Earning Income

Earning income is the first step to creating a budget.

When you think about working, you probably think about making money. The money you make is called your income. Money you receive as a gift or allowance can be considered income, too.

The amount of income you earn depends on the job and the mental or physical skills required. It’s also impacted by your experience and your education. Federal and state laws also impact how much you’re paid.

 

Types of Income

There are different forms of income. You may be paid by:

  • Salary
  • Wages
  • Tips
  • Commissions

 

Wages

The type of income you receive depends on the type of job. If you work at a restaurant as a food server, for instance, you’re paid an hourly wage but also earn tips from customers. Wages can also be daily or project-based. If you work less during a pay period, you’ll receive less wages. If you work more than usual, you’ll be paid more. Some employers pay extra for overtime work.

 

A girl mows around a patch of tall grass so that it looks like a check.

Illustration: Chepe Daniel

 

Salary

If you’re a teacher or other professional, you’ll receive a salary. With a salary, you’ll receive the same amount of money every week, every two weeks, or every month, depending on the pay period your employer sets. You typically don’t need to clock in or track your hours to get paid, but you won’t be paid overtime for extra work, either.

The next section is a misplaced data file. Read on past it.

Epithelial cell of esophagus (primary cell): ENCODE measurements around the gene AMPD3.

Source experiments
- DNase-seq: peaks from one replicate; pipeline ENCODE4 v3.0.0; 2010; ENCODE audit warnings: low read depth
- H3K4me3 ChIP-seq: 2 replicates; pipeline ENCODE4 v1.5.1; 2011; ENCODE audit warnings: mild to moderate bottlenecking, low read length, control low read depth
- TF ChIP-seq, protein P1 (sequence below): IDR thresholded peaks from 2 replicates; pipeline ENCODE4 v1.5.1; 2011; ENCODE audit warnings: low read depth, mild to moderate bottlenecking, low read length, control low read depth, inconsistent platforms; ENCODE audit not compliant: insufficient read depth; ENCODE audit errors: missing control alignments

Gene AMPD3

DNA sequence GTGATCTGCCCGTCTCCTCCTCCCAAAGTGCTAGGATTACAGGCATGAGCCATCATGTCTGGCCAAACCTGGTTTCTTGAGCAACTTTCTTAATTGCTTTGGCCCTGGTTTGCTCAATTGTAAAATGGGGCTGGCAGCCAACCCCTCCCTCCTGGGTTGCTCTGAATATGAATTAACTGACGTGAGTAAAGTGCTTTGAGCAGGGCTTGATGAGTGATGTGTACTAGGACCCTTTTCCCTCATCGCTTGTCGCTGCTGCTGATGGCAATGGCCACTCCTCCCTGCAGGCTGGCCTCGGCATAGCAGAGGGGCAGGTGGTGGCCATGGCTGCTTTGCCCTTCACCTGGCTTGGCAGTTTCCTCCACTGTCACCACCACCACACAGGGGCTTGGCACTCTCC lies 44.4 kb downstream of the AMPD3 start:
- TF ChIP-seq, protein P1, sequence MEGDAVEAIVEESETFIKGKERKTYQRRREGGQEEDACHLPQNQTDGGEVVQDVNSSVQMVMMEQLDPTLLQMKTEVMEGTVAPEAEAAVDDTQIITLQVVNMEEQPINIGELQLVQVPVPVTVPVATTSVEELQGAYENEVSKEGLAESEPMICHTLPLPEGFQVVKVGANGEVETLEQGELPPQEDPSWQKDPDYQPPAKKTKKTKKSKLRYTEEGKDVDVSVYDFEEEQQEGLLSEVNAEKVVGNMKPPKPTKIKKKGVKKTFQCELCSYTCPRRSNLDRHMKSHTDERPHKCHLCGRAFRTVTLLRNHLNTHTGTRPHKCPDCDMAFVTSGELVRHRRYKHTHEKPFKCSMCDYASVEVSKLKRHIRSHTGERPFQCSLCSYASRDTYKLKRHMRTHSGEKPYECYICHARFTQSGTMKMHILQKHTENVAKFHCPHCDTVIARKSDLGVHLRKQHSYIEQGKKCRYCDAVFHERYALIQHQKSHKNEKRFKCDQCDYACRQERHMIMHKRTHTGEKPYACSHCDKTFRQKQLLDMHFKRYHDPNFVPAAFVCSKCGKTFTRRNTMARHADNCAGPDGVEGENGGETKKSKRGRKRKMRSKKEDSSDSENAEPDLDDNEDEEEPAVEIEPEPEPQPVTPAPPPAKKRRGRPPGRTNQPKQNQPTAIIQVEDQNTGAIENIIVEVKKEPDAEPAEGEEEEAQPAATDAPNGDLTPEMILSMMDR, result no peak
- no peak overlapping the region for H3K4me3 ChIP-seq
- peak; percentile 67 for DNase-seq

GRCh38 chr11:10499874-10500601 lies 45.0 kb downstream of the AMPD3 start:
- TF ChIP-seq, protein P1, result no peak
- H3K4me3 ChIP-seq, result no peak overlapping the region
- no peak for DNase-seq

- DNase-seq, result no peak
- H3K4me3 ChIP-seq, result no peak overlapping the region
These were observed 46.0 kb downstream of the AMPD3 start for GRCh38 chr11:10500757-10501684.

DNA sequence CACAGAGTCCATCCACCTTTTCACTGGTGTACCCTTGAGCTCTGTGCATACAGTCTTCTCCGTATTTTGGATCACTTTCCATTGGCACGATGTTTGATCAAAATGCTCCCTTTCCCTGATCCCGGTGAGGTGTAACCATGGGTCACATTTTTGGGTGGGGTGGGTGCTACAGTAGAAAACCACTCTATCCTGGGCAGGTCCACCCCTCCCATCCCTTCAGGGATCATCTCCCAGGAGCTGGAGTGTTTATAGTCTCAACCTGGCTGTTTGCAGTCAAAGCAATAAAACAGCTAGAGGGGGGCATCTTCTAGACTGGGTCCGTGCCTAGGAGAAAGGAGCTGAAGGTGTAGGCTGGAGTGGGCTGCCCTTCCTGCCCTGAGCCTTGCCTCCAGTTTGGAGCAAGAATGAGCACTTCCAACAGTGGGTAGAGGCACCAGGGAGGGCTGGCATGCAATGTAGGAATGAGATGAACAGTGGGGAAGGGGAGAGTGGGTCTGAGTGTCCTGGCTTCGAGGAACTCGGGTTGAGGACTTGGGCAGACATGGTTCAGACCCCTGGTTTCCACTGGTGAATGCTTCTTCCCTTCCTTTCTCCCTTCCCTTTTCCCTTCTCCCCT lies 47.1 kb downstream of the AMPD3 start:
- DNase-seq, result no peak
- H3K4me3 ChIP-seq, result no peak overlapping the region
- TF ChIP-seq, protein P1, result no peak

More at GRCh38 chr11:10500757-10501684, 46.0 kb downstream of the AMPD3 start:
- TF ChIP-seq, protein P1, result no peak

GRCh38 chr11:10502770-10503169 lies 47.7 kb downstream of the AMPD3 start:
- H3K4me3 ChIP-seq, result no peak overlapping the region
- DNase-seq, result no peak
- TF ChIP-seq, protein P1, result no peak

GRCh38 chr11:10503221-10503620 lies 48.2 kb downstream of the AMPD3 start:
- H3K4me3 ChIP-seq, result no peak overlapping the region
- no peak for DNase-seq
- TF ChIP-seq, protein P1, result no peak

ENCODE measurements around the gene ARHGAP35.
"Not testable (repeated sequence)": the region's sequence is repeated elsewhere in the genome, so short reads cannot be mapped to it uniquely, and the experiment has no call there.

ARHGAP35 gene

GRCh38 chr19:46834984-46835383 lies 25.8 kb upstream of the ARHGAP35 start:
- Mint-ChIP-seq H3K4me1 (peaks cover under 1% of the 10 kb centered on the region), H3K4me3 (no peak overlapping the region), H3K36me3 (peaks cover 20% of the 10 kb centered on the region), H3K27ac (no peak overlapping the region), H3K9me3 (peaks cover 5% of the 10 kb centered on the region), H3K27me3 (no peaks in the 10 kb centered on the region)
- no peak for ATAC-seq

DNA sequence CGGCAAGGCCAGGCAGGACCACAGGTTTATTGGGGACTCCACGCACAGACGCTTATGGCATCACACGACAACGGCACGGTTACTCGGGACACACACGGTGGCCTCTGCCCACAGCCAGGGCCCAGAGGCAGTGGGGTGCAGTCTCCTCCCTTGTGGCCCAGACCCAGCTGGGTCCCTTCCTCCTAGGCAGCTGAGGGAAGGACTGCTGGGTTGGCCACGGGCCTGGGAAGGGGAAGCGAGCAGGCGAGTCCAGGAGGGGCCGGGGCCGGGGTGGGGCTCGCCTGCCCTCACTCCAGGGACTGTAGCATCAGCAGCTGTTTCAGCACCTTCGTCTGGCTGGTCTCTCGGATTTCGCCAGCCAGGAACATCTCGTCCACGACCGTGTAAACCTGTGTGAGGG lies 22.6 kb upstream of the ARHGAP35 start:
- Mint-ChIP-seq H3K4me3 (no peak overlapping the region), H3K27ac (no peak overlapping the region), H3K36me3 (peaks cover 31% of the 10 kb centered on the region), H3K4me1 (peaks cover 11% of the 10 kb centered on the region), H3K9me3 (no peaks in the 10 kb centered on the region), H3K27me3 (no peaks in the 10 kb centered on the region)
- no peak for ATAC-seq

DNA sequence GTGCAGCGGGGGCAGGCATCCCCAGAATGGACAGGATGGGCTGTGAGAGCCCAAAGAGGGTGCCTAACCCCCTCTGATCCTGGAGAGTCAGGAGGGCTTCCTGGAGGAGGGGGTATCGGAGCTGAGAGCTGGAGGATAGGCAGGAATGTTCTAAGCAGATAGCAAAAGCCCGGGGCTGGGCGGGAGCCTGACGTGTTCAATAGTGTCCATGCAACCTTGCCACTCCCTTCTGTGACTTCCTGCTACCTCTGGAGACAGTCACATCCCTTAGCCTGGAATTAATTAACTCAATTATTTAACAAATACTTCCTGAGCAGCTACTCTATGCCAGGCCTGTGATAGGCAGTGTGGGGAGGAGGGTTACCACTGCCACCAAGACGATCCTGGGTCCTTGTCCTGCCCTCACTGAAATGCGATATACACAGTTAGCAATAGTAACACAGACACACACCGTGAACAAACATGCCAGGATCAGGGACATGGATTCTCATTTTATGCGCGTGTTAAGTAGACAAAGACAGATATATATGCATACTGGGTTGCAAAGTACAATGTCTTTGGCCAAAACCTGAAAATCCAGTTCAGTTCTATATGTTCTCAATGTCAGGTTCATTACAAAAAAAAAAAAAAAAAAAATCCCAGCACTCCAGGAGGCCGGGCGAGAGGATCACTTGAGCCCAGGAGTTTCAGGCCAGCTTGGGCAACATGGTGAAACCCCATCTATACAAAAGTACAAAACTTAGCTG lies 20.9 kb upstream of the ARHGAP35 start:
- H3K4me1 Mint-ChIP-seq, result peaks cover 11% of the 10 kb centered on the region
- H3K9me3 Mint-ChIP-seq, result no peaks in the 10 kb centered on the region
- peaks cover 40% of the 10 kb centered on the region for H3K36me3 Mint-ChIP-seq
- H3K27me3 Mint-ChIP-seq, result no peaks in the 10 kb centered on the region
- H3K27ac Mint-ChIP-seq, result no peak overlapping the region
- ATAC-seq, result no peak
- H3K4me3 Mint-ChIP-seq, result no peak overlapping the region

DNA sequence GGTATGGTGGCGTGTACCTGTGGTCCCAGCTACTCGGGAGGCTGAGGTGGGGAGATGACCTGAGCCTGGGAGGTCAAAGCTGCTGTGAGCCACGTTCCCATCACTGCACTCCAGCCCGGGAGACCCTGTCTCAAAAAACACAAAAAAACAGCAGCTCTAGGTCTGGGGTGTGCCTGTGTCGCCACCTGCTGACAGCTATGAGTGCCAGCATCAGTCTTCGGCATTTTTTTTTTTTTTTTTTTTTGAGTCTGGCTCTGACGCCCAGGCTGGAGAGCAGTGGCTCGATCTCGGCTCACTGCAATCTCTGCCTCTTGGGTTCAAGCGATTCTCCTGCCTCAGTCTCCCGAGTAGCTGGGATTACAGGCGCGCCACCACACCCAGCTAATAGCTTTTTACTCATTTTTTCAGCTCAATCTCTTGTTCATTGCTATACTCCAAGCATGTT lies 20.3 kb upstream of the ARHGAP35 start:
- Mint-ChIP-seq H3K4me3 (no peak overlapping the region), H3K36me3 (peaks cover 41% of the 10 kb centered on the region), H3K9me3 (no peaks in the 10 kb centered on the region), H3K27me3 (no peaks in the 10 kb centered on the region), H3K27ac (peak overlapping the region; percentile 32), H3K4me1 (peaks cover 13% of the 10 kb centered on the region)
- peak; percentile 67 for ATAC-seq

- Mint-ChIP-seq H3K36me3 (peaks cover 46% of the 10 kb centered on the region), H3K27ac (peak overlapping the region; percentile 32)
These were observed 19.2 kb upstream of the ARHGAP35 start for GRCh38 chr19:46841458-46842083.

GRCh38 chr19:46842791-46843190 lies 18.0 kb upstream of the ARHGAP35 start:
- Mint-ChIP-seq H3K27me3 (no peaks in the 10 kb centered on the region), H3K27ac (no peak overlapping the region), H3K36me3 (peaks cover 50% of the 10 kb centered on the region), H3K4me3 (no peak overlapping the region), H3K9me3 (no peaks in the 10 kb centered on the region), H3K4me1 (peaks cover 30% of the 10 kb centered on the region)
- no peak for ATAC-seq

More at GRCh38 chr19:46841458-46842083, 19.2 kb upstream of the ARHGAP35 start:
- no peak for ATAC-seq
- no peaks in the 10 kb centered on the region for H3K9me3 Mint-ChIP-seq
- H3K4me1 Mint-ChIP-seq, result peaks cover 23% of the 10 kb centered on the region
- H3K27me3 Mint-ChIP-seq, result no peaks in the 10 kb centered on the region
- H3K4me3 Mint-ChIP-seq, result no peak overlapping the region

Commission

Other jobs pay by commission, like if you’re a realtor who helps people buy and sell houses. Commission is paid after a specific task is done, like selling a certain amount of services or goods. A commission could be a set amount or a percentage of the sales, anywhere from 5% to 50%. In some jobs, a commission replaces a salary. In other jobs, you’re paid a salary, too.

Working for an employer isn’t the only way to make money. You could also start your own business as an entrepreneur or buy and rent items or property to generate income.

 

Increasing Income

One way to increase your income is to improve your skills, knowledge, or experience. If you go to college, for example, you can receive knowledge that qualifies you for higher-paying jobs. If you go to a technical college, you’ll get specialized training for a specific job.

Both options increase your earning potential—that’s the amount of income you can make—but there are tradeoffs. Going to school costs money and takes time. Do your research to be sure that your income afterward makes the effort worthwhile.

 

Income Taxes

The income you earn doesn’t go straight into your pocket. Part of the money you earn is paid as income tax to the government. It pays for goods and services the government provides, like schools, police, fire and emergency services, and libraries.

 

A boy trims a section off a tree whose branches look like a dollar bill.

Illustration: Chepe Daniel

 

Your employer will keep, or withhold, taxes directly from your paycheck. The amount you pay in taxes depends on how much money you make. Generally, if you make more money you’ll pay more taxes. If you are self-employed you have to track and pay income tax yourself.

When looking at future jobs, keep in mind the type of income you’ll receive, how often you’ll be paid, and the taxes you’ll owe.

Disclaimer

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